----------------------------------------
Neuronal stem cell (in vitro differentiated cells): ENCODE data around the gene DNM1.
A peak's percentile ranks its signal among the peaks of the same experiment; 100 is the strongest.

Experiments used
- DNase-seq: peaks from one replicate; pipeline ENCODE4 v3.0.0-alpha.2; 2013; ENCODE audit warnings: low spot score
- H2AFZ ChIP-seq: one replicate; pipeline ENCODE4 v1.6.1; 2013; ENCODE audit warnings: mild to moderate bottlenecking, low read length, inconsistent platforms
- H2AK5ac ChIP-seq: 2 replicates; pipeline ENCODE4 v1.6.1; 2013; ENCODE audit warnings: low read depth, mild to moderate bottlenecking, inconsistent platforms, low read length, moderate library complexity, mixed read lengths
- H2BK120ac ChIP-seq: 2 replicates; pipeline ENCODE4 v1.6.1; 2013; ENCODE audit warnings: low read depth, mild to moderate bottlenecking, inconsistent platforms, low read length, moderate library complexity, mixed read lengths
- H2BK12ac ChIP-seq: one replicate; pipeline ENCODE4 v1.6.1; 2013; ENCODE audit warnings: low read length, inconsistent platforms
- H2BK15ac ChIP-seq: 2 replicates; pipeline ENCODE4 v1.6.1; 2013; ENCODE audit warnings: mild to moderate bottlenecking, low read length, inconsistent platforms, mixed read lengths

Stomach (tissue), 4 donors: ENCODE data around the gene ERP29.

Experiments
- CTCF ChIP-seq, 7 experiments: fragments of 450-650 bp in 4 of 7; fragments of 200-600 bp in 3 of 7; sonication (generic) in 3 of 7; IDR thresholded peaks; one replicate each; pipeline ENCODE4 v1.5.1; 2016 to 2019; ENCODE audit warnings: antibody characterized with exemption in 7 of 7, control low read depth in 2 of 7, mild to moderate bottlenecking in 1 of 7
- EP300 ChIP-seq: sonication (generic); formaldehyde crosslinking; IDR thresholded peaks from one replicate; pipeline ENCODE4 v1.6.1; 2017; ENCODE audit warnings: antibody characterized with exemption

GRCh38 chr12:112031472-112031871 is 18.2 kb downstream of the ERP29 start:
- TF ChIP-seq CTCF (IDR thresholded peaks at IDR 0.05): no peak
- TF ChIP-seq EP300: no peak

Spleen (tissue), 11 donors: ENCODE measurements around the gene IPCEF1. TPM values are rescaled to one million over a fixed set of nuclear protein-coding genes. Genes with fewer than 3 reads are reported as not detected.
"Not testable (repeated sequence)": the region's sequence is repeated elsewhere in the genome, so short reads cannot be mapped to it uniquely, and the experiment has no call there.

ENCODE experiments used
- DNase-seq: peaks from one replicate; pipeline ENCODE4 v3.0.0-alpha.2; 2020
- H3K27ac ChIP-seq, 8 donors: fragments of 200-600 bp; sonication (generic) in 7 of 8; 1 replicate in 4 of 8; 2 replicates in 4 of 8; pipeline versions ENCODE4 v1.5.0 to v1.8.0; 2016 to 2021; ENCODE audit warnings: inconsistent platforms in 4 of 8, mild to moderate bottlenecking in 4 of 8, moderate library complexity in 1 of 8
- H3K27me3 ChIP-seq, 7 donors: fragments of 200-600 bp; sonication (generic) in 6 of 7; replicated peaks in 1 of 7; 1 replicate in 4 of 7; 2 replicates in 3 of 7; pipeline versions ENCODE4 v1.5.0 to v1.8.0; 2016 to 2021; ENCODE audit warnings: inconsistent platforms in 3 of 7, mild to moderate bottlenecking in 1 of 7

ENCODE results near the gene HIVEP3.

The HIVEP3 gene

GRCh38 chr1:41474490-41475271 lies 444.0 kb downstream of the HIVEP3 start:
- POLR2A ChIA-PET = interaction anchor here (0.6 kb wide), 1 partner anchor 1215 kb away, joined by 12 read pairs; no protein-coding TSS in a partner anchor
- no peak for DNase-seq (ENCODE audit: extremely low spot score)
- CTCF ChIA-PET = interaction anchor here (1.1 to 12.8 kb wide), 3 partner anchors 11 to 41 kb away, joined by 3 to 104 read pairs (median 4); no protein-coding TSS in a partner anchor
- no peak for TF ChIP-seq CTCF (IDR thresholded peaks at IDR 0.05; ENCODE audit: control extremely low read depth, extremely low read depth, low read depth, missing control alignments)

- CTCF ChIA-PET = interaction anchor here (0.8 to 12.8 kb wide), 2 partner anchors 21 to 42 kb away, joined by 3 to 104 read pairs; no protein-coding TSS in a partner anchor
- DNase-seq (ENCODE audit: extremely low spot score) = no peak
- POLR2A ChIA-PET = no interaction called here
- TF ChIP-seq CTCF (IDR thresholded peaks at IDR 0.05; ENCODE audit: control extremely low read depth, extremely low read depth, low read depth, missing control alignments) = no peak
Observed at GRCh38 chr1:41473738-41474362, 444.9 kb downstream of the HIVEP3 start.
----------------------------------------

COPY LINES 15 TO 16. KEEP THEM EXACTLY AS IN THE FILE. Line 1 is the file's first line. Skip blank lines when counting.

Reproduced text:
- TF ChIP-seq CTCF (IDR thresholded peaks at IDR 0.05): no peak
- TF ChIP-seq EP300: no peak